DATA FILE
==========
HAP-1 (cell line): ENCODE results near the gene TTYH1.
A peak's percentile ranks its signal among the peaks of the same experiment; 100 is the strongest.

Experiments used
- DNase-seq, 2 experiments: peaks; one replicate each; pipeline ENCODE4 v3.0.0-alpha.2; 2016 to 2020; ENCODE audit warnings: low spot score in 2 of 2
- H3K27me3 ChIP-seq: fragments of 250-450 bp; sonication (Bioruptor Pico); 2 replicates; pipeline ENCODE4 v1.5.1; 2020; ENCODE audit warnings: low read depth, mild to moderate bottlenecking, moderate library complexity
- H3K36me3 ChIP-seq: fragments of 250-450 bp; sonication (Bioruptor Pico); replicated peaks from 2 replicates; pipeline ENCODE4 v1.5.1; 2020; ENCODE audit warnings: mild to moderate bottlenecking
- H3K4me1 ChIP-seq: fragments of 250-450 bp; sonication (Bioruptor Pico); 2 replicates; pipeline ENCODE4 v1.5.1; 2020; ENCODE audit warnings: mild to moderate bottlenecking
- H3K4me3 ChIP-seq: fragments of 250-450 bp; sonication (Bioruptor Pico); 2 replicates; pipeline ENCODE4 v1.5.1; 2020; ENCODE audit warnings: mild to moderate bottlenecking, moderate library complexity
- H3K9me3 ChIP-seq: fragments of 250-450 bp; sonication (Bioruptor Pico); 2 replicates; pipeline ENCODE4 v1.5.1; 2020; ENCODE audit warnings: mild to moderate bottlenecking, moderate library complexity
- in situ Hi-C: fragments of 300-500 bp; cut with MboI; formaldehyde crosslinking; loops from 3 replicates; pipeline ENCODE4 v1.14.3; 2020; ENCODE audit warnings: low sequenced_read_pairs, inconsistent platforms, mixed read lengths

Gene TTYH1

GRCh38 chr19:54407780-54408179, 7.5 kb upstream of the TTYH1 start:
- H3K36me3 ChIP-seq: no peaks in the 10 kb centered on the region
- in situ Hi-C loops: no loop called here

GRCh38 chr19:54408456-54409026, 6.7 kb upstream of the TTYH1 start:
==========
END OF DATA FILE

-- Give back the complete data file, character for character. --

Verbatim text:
HAP-1 (cell line): ENCODE results near the gene TTYH1.
A peak's percentile ranks its signal among the peaks of the same experiment; 100 is the strongest.

Experiments used
- DNase-seq, 2 experiments: peaks; one replicate each; pipeline ENCODE4 v3.0.0-alpha.2; 2016 to 2020; ENCODE audit warnings: low spot score in 2 of 2
- H3K27me3 ChIP-seq: fragments of 250-450 bp; sonication (Bioruptor Pico); 2 replicates; pipeline ENCODE4 v1.5.1; 2020; ENCODE audit warnings: low read depth, mild to moderate bottlenecking, moderate library complexity
- H3K36me3 ChIP-seq: fragments of 250-450 bp; sonication (Bioruptor Pico); replicated peaks from 2 replicates; pipeline ENCODE4 v1.5.1; 2020; ENCODE audit warnings: mild to moderate bottlenecking
- H3K4me1 ChIP-seq: fragments of 250-450 bp; sonication (Bioruptor Pico); 2 replicates; pipeline ENCODE4 v1.5.1; 2020; ENCODE audit warnings: mild to moderate bottlenecking
- H3K4me3 ChIP-seq: fragments of 250-450 bp; sonication (Bioruptor Pico); 2 replicates; pipeline ENCODE4 v1.5.1; 2020; ENCODE audit warnings: mild to moderate bottlenecking, moderate library complexity
- H3K9me3 ChIP-seq: fragments of 250-450 bp; sonication (Bioruptor Pico); 2 replicates; pipeline ENCODE4 v1.5.1; 2020; ENCODE audit warnings: mild to moderate bottlenecking, moderate library complexity
- in situ Hi-C: fragments of 300-500 bp; cut with MboI; formaldehyde crosslinking; loops from 3 replicates; pipeline ENCODE4 v1.14.3; 2020; ENCODE audit warnings: low sequenced_read_pairs, inconsistent platforms, mixed read lengths

Gene TTYH1

GRCh38 chr19:54407780-54408179, 7.5 kb upstream of the TTYH1 start:
- H3K36me3 ChIP-seq: no peaks in the 10 kb centered on the region
- in situ Hi-C loops: no loop called here

GRCh38 chr19:54408456-54409026, 6.7 kb upstream of the TTYH1 start: